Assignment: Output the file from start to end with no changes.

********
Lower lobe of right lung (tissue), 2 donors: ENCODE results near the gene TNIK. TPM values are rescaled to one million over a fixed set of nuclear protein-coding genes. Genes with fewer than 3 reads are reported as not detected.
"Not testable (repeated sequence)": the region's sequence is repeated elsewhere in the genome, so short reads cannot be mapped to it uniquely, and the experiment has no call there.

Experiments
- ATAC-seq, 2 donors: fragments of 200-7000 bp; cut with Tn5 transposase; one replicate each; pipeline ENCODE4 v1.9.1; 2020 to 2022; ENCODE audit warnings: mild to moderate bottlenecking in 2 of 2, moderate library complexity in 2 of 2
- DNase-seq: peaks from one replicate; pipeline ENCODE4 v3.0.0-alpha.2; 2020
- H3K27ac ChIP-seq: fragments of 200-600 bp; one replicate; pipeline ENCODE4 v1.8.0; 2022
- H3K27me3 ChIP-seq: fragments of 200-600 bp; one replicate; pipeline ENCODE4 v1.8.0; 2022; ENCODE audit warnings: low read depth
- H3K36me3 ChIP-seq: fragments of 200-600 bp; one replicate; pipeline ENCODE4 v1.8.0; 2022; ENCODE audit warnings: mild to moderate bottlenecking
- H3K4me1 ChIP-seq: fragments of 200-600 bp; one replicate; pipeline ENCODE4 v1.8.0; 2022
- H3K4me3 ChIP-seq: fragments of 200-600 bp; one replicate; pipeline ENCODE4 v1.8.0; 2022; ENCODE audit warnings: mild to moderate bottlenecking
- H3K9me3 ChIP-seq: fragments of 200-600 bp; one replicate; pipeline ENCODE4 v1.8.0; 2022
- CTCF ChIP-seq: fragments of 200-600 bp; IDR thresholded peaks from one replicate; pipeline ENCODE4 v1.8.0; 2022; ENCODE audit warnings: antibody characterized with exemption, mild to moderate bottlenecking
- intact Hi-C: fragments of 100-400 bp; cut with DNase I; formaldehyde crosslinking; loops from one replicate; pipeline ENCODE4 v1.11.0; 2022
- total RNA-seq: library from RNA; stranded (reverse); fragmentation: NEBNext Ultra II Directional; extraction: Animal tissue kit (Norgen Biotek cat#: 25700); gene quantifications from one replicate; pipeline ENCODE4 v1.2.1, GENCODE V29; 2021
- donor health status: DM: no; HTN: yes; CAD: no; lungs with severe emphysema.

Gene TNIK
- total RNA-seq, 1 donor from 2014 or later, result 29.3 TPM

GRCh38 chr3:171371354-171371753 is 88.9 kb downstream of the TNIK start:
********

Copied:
Lower lobe of right lung (tissue), 2 donors: ENCODE results near the gene TNIK. TPM values are rescaled to one million over a fixed set of nuclear protein-coding genes. Genes with fewer than 3 reads are reported as not detected.
"Not testable (repeated sequence)": the region's sequence is repeated elsewhere in the genome, so short reads cannot be mapped to it uniquely, and the experiment has no call there.

Experiments
- ATAC-seq, 2 donors: fragments of 200-7000 bp; cut with Tn5 transposase; one replicate each; pipeline ENCODE4 v1.9.1; 2020 to 2022; ENCODE audit warnings: mild to moderate bottlenecking in 2 of 2, moderate library complexity in 2 of 2
- DNase-seq: peaks from one replicate; pipeline ENCODE4 v3.0.0-alpha.2; 2020
- H3K27ac ChIP-seq: fragments of 200-600 bp; one replicate; pipeline ENCODE4 v1.8.0; 2022
- H3K27me3 ChIP-seq: fragments of 200-600 bp; one replicate; pipeline ENCODE4 v1.8.0; 2022; ENCODE audit warnings: low read depth
- H3K36me3 ChIP-seq: fragments of 200-600 bp; one replicate; pipeline ENCODE4 v1.8.0; 2022; ENCODE audit warnings: mild to moderate bottlenecking
- H3K4me1 ChIP-seq: fragments of 200-600 bp; one replicate; pipeline ENCODE4 v1.8.0; 2022
- H3K4me3 ChIP-seq: fragments of 200-600 bp; one replicate; pipeline ENCODE4 v1.8.0; 2022; ENCODE audit warnings: mild to moderate bottlenecking
- H3K9me3 ChIP-seq: fragments of 200-600 bp; one replicate; pipeline ENCODE4 v1.8.0; 2022
- CTCF ChIP-seq: fragments of 200-600 bp; IDR thresholded peaks from one replicate; pipeline ENCODE4 v1.8.0; 2022; ENCODE audit warnings: antibody characterized with exemption, mild to moderate bottlenecking
- intact Hi-C: fragments of 100-400 bp; cut with DNase I; formaldehyde crosslinking; loops from one replicate; pipeline ENCODE4 v1.11.0; 2022
- total RNA-seq: library from RNA; stranded (reverse); fragmentation: NEBNext Ultra II Directional; extraction: Animal tissue kit (Norgen Biotek cat#: 25700); gene quantifications from one replicate; pipeline ENCODE4 v1.2.1, GENCODE V29; 2021
- donor health status: DM: no; HTN: yes; CAD: no; lungs with severe emphysema.

Gene TNIK
- total RNA-seq, 1 donor from 2014 or later, result 29.3 TPM

GRCh38 chr3:171371354-171371753 is 88.9 kb downstream of the TNIK start: